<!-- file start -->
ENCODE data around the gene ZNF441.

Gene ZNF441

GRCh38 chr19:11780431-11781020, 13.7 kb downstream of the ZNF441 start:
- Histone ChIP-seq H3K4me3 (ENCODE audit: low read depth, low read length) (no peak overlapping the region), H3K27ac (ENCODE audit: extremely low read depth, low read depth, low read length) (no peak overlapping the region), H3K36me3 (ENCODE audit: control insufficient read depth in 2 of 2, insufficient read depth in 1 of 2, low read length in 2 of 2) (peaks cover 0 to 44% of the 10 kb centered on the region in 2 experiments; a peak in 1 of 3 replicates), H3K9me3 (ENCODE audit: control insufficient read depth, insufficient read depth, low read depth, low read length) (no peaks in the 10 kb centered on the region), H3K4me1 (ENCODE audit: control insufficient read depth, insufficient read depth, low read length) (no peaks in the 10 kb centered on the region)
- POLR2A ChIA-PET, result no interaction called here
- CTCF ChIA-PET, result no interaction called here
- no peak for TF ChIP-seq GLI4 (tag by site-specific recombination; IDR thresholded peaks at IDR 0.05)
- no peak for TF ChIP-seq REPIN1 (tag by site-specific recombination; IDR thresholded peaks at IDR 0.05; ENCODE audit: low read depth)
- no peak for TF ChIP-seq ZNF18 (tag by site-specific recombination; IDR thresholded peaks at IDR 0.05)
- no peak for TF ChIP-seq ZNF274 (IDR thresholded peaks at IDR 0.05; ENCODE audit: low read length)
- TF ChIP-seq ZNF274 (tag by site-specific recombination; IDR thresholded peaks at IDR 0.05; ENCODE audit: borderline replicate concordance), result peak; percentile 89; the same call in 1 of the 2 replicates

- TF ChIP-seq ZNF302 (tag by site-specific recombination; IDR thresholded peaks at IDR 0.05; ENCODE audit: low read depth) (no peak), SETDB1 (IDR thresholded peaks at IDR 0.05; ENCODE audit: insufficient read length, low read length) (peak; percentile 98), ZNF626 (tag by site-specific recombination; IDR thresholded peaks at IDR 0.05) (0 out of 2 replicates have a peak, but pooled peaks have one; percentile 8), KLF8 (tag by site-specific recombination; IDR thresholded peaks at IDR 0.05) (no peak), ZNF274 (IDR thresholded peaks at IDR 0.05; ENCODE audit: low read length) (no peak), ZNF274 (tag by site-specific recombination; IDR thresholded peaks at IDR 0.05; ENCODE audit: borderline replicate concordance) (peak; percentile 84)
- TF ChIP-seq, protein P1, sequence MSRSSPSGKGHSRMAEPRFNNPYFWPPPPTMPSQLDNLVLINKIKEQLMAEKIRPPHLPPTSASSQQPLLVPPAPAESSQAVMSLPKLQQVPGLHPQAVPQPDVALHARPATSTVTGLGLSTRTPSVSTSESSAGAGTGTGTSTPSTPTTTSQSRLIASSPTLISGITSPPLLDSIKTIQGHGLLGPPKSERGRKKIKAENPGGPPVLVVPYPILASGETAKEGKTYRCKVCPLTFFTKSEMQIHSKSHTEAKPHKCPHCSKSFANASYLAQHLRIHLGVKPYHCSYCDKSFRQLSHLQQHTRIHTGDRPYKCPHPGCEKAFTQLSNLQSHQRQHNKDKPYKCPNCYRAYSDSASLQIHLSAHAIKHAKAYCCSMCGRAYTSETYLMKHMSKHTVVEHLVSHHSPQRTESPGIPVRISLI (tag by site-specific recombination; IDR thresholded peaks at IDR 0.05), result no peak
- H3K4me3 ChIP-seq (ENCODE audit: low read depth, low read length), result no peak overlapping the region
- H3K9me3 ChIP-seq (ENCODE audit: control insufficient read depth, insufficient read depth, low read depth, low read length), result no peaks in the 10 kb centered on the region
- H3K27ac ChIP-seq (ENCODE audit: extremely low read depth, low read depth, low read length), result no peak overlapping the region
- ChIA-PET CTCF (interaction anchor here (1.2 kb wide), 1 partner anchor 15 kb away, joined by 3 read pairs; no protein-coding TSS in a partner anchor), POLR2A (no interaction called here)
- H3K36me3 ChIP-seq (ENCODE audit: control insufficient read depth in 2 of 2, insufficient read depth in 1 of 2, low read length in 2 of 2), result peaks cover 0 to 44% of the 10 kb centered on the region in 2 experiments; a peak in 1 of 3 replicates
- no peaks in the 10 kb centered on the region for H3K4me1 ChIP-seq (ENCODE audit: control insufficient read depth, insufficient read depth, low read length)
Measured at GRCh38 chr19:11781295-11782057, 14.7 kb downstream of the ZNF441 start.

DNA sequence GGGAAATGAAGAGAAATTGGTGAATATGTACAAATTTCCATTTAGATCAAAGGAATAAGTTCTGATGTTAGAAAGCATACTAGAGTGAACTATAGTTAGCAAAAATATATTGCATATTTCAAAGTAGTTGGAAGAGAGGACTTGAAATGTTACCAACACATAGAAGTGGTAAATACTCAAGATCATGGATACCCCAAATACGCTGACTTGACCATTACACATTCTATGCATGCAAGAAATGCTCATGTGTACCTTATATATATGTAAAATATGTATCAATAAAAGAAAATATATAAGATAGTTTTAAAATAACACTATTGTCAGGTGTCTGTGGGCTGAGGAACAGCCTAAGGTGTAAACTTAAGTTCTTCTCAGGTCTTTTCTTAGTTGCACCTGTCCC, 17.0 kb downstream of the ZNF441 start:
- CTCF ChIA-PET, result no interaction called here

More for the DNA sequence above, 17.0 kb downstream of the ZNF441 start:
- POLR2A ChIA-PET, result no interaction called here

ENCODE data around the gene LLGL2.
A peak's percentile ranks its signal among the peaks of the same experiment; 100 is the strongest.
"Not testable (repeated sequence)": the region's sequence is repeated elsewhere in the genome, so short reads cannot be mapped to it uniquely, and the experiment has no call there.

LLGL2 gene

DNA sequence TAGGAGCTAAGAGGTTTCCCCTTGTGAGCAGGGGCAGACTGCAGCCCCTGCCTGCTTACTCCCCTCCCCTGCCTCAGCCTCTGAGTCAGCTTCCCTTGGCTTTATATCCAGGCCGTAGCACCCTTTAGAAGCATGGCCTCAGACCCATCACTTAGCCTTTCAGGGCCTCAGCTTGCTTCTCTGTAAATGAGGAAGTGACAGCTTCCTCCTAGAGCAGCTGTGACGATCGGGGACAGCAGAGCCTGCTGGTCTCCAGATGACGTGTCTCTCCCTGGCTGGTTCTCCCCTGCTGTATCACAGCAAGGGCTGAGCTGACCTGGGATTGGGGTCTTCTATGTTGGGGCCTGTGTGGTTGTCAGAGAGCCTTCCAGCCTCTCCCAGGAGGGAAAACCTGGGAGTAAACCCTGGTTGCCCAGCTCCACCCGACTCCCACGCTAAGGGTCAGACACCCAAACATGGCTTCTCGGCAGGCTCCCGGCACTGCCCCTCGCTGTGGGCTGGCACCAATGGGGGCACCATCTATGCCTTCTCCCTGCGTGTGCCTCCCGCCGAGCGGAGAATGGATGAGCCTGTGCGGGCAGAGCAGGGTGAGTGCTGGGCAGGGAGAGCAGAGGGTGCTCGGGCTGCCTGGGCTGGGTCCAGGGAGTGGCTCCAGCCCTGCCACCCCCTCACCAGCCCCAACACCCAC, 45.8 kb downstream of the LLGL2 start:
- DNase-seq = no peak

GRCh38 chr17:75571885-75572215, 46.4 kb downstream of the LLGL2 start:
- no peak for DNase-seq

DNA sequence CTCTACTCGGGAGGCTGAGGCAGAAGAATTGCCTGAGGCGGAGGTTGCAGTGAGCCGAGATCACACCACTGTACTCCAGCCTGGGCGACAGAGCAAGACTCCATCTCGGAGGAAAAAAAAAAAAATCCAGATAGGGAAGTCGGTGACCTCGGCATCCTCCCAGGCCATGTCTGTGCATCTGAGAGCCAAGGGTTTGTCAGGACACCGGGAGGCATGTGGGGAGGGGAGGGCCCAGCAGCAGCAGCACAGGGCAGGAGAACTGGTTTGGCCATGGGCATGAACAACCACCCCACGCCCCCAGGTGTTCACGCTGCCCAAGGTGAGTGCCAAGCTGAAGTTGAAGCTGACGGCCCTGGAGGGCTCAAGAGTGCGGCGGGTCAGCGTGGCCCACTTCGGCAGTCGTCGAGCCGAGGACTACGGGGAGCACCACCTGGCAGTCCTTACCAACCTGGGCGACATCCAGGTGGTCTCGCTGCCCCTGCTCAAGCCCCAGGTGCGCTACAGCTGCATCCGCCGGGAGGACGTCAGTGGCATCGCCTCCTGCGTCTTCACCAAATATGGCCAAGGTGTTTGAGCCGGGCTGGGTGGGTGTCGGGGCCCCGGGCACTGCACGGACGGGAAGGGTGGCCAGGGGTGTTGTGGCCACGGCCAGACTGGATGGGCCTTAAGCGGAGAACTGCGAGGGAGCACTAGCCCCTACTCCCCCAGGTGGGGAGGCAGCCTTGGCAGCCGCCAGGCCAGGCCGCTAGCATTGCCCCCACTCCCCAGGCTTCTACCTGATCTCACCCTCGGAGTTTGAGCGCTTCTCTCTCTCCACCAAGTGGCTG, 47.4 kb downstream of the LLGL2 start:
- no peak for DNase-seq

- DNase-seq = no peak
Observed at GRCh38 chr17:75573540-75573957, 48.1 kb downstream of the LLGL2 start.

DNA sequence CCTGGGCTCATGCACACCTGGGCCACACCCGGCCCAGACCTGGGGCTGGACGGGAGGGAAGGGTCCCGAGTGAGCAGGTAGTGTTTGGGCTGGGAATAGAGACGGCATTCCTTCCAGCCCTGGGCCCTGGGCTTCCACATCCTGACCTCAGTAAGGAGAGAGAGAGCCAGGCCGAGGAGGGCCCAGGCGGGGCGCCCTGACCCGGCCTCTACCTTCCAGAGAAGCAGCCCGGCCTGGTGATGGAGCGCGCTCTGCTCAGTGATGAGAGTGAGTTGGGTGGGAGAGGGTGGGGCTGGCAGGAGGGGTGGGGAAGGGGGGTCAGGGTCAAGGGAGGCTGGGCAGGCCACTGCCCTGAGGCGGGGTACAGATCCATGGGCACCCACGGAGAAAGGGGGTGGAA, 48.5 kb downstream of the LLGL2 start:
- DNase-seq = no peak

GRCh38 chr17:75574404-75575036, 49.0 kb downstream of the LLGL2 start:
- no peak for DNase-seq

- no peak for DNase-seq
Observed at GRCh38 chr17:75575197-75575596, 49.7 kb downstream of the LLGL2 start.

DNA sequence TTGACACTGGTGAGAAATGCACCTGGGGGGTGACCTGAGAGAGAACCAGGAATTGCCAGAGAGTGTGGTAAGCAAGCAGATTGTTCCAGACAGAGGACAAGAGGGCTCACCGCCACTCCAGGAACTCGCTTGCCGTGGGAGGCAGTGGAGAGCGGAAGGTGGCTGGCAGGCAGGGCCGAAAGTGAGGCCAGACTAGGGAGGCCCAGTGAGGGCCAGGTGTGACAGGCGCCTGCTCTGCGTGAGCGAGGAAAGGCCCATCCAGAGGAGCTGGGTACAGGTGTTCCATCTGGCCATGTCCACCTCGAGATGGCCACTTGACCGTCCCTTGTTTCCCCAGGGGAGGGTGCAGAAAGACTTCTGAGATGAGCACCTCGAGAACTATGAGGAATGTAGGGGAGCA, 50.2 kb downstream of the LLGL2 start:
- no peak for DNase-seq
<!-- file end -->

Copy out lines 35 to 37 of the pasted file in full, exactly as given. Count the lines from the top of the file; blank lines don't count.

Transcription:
- DNase-seq = no peak
Observed at GRCh38 chr17:75573540-75573957, 48.1 kb downstream of the LLGL2 start.

DNA sequence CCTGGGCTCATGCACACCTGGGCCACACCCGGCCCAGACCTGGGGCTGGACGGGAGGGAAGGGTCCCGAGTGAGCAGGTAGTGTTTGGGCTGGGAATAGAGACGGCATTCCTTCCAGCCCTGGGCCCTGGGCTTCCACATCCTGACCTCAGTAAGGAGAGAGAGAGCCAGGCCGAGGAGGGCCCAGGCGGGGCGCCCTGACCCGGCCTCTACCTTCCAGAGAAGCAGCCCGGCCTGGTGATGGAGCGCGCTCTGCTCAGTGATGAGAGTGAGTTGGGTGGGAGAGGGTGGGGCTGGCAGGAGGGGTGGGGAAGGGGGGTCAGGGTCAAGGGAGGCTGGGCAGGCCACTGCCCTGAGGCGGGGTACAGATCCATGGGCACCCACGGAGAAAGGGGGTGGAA, 48.5 kb downstream of the LLGL2 start: